And why Krishna wants Yudhishthira to be the ‘Centre’ is understandable from what he thinks about Yudhishthira. Advising Yudhishthira to perform Raajasuuya only after killing Jarasandha, Krishna tells him, ‘It hath been heard by us that in the krita age, having brought every one under their subjection, Yauvanaswin by the abolition of all taxes, Bhagiratha by his kind treatment to his subjects, Kartavirya by the energy of his asceticism, the lord Bharata by his strength and valor, and Maruta by his prosperity, all these five became emperors. But, O Yudhishthira, thou who covetest the imperial dignity deserves it, not by one but by all these qualities, viz., victory, protection afforded to thy people, virtue, prosperity, and policy.(KMG-Sabha.15)’
Once, during their forest exile, the wandering Pandavas reach Prabhasa. The Yadu leaders come to visit them there. Satyaki proposes war, but Krishna politely cuts his enthusiasm short saying, ‘this bull of the Kuru race (Yudhishthira) would never accept the sovereignty of the earth, unless it were won by the prowess of his own arms. Neither for the sake of pleasure, nor from fear, nor from covetousness, would Yudhishthira ever renounce the rules of the caste - na.hy.eSa.kaamaan.na.bhayaan.na.lobhaad;yudhiSThiro.jaatu.jahyaat.sva.dharmam; nor would these two heroes, who are mighty, when mounted on a car—Bhima and Arjuna; nor the twin brothers, nor Krishna, the daughter of Drupada.(CE-3.120.22-23)’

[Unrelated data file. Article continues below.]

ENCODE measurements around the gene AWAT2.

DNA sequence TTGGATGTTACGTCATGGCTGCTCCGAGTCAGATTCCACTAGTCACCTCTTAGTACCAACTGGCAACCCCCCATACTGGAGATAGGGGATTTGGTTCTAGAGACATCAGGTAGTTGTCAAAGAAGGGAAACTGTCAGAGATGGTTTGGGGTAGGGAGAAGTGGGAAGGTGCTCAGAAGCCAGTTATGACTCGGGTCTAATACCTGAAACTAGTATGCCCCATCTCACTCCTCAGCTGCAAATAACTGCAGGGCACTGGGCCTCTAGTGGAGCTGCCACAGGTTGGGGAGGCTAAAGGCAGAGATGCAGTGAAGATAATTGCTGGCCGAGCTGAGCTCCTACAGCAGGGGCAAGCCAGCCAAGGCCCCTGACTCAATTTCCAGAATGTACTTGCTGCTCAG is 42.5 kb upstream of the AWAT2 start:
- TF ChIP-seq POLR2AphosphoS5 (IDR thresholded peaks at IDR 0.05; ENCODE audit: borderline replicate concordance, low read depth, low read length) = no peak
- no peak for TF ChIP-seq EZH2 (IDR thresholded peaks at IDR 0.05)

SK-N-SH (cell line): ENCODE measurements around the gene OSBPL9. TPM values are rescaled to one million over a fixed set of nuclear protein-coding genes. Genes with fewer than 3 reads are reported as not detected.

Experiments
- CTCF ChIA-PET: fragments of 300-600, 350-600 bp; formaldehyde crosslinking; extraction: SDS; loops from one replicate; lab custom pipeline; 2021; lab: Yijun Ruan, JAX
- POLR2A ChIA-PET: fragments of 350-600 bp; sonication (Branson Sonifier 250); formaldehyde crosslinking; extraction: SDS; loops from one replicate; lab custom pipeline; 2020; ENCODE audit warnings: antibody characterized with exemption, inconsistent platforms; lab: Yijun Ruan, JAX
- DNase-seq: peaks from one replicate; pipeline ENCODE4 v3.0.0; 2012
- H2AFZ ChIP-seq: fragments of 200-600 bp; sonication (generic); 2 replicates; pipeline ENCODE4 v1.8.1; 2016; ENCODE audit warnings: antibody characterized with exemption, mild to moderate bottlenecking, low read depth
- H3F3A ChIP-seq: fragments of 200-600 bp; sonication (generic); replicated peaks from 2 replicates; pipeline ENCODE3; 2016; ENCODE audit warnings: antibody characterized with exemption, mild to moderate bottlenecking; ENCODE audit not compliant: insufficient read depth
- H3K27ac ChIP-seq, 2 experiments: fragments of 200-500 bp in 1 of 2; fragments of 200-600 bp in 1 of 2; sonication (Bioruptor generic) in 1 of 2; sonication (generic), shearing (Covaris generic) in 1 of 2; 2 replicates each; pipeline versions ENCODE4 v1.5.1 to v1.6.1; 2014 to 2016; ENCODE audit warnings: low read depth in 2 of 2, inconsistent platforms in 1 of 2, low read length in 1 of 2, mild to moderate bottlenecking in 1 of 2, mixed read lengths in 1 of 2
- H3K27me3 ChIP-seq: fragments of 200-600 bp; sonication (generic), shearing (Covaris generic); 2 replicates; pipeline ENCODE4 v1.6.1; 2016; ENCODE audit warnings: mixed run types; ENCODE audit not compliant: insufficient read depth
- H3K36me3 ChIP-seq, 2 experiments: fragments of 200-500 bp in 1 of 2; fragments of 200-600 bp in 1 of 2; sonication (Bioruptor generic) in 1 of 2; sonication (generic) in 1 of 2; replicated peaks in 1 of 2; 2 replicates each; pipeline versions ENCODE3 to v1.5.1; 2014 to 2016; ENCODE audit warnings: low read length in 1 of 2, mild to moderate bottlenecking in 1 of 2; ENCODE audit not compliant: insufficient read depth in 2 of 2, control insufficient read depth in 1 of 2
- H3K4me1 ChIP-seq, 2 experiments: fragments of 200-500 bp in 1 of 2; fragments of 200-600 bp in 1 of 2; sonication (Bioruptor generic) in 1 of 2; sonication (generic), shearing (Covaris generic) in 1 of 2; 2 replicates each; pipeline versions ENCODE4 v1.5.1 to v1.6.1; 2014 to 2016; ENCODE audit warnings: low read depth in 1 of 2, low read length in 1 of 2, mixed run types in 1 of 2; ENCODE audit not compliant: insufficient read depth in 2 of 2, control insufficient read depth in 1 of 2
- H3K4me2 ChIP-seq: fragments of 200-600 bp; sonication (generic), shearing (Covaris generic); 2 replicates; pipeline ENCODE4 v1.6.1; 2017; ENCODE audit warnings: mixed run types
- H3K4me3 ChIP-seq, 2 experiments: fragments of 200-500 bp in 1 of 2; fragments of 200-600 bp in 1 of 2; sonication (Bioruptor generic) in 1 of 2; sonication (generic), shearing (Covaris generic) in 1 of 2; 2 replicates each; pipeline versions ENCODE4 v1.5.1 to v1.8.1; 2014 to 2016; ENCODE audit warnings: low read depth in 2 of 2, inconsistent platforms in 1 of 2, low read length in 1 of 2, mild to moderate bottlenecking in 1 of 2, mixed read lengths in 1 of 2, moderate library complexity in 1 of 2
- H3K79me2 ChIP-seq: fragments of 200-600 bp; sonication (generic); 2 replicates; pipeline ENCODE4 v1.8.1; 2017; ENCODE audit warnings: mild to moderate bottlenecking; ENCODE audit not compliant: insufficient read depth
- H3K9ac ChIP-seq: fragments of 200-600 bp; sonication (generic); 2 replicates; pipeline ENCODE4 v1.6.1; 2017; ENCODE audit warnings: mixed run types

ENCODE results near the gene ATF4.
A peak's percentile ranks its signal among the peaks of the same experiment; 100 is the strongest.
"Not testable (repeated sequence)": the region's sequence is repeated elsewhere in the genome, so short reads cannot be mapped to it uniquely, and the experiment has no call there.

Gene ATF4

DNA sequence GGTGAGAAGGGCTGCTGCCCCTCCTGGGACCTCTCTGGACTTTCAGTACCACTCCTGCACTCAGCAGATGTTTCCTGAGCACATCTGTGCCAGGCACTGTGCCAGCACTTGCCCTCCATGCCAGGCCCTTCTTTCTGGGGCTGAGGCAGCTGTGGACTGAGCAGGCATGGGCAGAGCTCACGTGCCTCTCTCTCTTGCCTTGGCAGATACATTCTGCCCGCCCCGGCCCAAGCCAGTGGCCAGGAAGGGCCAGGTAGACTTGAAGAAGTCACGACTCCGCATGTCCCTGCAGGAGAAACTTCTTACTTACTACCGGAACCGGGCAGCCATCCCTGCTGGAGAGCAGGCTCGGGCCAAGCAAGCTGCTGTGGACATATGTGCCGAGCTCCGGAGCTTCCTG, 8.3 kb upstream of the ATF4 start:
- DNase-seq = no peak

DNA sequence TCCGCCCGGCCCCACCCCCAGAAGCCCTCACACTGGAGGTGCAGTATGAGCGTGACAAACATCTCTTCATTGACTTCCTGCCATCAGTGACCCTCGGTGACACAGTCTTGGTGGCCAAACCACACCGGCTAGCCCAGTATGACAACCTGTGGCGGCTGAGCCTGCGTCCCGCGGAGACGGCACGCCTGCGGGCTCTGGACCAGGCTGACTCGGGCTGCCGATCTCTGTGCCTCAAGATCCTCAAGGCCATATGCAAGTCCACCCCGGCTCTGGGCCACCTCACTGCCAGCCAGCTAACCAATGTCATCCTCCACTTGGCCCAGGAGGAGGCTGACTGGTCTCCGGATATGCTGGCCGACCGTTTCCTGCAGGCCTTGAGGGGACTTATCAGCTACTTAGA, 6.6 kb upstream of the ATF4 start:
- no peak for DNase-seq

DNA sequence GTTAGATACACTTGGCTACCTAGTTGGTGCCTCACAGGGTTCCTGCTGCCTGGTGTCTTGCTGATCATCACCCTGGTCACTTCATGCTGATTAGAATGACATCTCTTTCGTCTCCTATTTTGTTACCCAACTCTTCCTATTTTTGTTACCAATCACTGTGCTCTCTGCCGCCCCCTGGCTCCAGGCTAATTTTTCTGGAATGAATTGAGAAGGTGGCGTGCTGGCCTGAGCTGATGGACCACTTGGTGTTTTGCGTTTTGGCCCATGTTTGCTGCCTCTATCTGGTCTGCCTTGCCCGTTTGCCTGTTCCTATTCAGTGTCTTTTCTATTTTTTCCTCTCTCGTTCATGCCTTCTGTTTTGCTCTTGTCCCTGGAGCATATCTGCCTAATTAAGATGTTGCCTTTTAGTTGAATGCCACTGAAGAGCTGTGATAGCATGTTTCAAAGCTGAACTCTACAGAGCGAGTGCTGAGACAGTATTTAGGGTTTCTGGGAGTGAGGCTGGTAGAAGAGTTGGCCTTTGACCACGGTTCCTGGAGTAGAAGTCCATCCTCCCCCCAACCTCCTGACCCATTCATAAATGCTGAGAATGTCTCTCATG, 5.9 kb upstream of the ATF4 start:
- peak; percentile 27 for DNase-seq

Krishna’s respect for Yudhishthira’s svadharma is evident. Krishna also understands the ‘unique glue’ of the Pandavas and Draupadi, even more than they understand!
In reply to Krishna Yudhishthira says, 'It is not strange that thou shouldst speak thus, O scion of Madhu's race! but to me truth seems to be the first consideration, above that of my sovereign power itself. But it is Krishna alone who precisely knoweth what I am; and it is I alone who precisely know what Krishna (really) is- kRSNas.tu.maam.veda.yathaa.vad.ekah;kRSNam.ca.veda.aham.atho.yathaa.vat. O thou endued with valour! O scion of Madhu's race! as soon as he will perceive that the time is come for feats of bravery, then, O most valiant of Sini's race, he also of beautiful hair (Krishna) will defeat Suyodhana. Let the brave men of the Dasarha race go back today. They are my patrons; and the foremost of human beings, they have visited me here. O ye of immeasurable strength! Never fall off from the path of virtue- dharme.apramaadam.kuruta.aprameyaa. I shall see you again, when ye will be happily gathered together.'(KMG-Vana.120/CE-3.120.26-28)